Ibis Ripmo X01 Factory Tested

Can the Ibis Ripmo mix the brand's legendary climbing performance with the confidence of a long-travel 29er enduro plough? Guy Kesteven reports

Ibis Ripmo X01 Factory
(Image: © Ibis)

BikePerfect Verdict

A precision tool for those looking for improved, negative-vert confidence


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    Lightweight, super tight frame and suspension feel for power multiplication and precision

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    Aggressive seat angle translates into insane traction on the steepest challenge climbs


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    Premium brand means high cost and standard shock has limited tuning

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    Suspension struggles between chattery start and sudden blow through on DH trails

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Ibis Cycles is one of the original Californian MTB brands and its bikes have always been stylish, innovative, and super efficient for climbing. Now its amped up the rad in terms of geometry too, so where in the big-travel, big-wheeled rankings does the Ripmo sit and who does it suit best?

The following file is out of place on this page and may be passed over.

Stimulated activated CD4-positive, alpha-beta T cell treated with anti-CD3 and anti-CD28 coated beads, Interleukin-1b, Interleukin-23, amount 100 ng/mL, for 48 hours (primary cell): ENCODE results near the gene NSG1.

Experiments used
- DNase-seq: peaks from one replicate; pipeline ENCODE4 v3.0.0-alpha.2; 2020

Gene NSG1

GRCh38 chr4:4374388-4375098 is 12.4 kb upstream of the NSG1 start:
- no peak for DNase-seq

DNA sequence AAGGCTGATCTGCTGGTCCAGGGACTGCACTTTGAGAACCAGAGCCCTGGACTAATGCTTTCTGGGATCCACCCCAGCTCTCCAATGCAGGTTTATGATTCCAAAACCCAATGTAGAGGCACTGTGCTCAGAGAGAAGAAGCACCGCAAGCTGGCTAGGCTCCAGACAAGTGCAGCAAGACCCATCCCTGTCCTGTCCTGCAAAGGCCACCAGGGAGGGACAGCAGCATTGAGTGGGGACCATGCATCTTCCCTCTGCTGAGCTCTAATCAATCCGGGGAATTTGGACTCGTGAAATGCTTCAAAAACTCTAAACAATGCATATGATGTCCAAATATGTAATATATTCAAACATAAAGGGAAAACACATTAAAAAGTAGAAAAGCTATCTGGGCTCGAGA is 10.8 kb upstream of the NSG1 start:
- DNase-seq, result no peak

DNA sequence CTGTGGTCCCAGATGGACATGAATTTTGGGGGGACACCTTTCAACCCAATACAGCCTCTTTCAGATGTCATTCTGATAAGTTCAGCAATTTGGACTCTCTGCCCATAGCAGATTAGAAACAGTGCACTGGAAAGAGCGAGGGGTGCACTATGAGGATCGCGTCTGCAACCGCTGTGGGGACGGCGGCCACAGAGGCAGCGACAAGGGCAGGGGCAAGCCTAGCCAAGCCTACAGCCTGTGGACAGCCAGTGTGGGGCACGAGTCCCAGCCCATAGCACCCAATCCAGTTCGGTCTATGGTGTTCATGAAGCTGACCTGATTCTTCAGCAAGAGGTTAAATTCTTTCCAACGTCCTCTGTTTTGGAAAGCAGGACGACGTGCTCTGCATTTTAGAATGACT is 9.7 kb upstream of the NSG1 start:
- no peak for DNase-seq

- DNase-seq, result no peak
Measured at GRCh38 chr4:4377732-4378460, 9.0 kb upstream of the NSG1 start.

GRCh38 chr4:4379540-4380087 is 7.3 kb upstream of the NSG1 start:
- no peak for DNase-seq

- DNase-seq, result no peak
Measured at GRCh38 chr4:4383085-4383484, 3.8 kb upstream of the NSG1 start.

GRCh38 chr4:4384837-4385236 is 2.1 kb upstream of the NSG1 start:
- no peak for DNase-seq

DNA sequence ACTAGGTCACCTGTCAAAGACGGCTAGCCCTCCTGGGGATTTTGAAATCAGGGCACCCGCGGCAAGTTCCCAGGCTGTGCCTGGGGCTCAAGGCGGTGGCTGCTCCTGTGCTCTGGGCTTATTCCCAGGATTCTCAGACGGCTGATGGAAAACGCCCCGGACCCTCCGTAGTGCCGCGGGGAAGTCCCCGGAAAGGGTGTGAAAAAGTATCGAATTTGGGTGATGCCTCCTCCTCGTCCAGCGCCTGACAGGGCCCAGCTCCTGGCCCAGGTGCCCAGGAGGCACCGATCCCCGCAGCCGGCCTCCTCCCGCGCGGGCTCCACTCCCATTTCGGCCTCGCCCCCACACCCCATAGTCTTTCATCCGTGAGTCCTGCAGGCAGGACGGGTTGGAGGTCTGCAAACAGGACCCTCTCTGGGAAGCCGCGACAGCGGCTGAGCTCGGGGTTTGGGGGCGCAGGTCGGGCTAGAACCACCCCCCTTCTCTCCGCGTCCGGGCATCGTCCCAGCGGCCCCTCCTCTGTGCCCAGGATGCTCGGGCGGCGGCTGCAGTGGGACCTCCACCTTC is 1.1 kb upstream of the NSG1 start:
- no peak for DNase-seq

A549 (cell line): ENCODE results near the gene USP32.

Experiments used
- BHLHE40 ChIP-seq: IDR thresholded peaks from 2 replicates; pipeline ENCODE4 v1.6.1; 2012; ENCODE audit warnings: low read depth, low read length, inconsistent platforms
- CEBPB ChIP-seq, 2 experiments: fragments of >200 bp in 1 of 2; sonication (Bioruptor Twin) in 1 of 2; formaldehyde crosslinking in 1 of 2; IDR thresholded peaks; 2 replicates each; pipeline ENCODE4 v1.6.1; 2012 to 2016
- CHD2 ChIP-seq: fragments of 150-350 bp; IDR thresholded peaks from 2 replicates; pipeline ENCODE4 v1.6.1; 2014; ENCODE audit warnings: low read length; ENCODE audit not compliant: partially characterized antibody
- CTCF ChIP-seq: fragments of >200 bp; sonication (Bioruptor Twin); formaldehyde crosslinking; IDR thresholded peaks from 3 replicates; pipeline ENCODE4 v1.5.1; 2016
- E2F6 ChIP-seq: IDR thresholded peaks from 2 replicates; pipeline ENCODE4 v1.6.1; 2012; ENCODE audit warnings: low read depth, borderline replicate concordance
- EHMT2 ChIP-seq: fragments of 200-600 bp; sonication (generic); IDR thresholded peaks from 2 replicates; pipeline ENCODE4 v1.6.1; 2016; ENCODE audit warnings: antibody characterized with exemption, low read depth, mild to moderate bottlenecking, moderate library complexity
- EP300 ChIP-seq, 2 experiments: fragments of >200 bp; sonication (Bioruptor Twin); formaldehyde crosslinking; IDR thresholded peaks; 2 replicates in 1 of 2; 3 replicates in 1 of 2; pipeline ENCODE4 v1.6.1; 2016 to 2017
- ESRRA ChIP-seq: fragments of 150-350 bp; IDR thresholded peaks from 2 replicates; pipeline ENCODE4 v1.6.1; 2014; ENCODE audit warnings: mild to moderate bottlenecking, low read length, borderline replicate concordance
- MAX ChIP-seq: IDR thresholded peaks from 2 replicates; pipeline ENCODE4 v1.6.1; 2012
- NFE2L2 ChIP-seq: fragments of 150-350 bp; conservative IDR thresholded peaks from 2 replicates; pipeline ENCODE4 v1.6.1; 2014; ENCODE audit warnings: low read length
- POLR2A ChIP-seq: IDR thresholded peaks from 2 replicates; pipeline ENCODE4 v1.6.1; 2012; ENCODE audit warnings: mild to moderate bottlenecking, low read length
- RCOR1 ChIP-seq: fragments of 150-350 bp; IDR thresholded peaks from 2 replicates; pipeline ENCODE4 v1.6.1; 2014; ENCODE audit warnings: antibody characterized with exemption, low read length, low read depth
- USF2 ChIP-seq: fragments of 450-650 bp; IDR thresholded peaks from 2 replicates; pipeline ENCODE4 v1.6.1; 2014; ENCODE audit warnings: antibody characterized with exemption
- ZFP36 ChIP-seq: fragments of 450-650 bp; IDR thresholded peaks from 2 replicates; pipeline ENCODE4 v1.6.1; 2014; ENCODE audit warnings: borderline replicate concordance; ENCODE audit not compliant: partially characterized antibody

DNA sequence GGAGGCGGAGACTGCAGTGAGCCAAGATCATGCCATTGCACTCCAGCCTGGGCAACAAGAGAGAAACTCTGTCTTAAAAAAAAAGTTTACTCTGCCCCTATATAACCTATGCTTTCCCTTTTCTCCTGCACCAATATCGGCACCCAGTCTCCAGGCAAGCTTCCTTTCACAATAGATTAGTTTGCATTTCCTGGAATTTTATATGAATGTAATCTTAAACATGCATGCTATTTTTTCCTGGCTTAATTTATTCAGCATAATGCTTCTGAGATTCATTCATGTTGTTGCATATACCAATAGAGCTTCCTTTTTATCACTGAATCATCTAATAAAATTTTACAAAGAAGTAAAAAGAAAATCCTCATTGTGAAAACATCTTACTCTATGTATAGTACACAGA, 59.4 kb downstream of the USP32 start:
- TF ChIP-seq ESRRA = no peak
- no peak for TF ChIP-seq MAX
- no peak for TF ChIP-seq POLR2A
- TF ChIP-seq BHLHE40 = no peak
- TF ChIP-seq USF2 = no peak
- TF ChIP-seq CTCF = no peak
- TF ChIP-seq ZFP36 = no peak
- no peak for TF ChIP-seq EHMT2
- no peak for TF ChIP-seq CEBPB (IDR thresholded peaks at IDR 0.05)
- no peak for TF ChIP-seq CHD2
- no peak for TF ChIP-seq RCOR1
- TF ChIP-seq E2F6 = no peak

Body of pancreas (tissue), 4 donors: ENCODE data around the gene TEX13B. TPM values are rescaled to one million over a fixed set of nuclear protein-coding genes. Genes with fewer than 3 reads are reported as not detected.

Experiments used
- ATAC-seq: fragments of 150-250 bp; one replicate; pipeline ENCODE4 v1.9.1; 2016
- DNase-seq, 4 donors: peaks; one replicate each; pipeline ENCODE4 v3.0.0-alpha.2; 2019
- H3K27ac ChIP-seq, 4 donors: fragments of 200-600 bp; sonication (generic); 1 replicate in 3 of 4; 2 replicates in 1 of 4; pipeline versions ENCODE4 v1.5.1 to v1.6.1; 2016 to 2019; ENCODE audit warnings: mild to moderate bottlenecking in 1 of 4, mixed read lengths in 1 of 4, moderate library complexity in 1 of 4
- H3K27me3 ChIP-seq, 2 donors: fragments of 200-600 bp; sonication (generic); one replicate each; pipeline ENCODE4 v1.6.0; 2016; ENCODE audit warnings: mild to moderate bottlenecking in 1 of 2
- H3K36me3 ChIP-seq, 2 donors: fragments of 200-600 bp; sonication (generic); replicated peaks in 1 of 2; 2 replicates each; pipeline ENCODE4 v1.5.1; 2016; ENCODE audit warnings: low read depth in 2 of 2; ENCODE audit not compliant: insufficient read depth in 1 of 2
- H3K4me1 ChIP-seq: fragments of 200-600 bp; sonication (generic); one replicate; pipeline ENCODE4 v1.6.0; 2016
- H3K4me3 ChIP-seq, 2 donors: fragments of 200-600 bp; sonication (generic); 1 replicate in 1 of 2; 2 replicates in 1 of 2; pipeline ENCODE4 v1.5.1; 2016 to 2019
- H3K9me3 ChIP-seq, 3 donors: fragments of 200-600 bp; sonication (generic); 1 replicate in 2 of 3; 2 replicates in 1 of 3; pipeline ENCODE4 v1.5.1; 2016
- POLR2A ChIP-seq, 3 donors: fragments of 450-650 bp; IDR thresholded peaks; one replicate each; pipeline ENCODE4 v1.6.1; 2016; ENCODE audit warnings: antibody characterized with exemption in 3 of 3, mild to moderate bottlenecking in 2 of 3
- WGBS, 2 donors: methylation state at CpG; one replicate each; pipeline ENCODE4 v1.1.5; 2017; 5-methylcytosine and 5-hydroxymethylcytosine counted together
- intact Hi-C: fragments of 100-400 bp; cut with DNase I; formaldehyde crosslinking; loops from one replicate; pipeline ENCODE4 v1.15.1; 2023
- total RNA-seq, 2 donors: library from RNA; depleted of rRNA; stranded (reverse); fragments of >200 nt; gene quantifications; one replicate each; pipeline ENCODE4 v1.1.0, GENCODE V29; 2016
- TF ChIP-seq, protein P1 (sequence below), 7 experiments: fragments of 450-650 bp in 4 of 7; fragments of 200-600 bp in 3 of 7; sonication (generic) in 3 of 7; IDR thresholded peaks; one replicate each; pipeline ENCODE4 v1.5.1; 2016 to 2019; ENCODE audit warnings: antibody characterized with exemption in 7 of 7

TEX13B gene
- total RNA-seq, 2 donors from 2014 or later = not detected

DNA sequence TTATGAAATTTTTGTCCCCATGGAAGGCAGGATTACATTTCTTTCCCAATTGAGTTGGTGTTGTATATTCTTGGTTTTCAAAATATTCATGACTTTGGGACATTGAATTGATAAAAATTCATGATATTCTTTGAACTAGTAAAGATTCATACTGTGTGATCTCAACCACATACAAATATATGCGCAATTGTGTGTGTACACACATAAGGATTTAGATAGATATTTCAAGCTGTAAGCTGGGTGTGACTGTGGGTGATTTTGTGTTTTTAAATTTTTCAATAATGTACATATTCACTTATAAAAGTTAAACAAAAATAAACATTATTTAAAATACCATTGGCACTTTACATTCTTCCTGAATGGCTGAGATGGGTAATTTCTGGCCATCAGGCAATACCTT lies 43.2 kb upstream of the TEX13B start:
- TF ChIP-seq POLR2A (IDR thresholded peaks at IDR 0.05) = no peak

Design and geometry

Ibis dropped jaws with the flowing composite lines of its Mojo when it relaunched in 2004/5 and there’s still a lot of that much copied organic look in the Ripmo. Ibis have been using custom versions of Dave Weagle’s twin-link DW Link suspension system since then, too. While the current architecture isn’t as elaborately pocketed and flush fitted as the original bikes there’s still devils in the detail as the Ripmo uses solid state Igus bushings not cartridge bearings in the main pivots. Ibis reasoning being that they’re a lighter, tougher, axially stiffer solution to limited rotation pivot movement. The frames are hand reamed to micron tolerance and the bushings hand fitted at Ibis HQ in Santa Cruz and then sealed behind airtight shields. The bushings are also lifetime warrantied and the back end moves pretty smoothly without the shock in. Other practical touches include fully plumbed internal cable routing and a screw in not press-fit bottom bracket for easy building/servicing. The horizontal Fox DPX2 piggyback shock sits high enough to sneak a bottle underneath and there’s room for a 29 x 2.6in tyre on a 35mm rim too. Seat tubes are short enough to take long stroke droppers too, with a 175mm KS on the large size.

At around 2.5kg (depending on size) without shock, the 145mm travel frame is significantly lighter than a lot of 120mm trail bikes, let alone 150mm-ish competitors. Geometry is gravity/trail-balanced, too with a head angle just sub 66-degrees and a 76-degree seat angle (77-degrees on the small) separated by 471mm of reach on our large test bike.

Components and build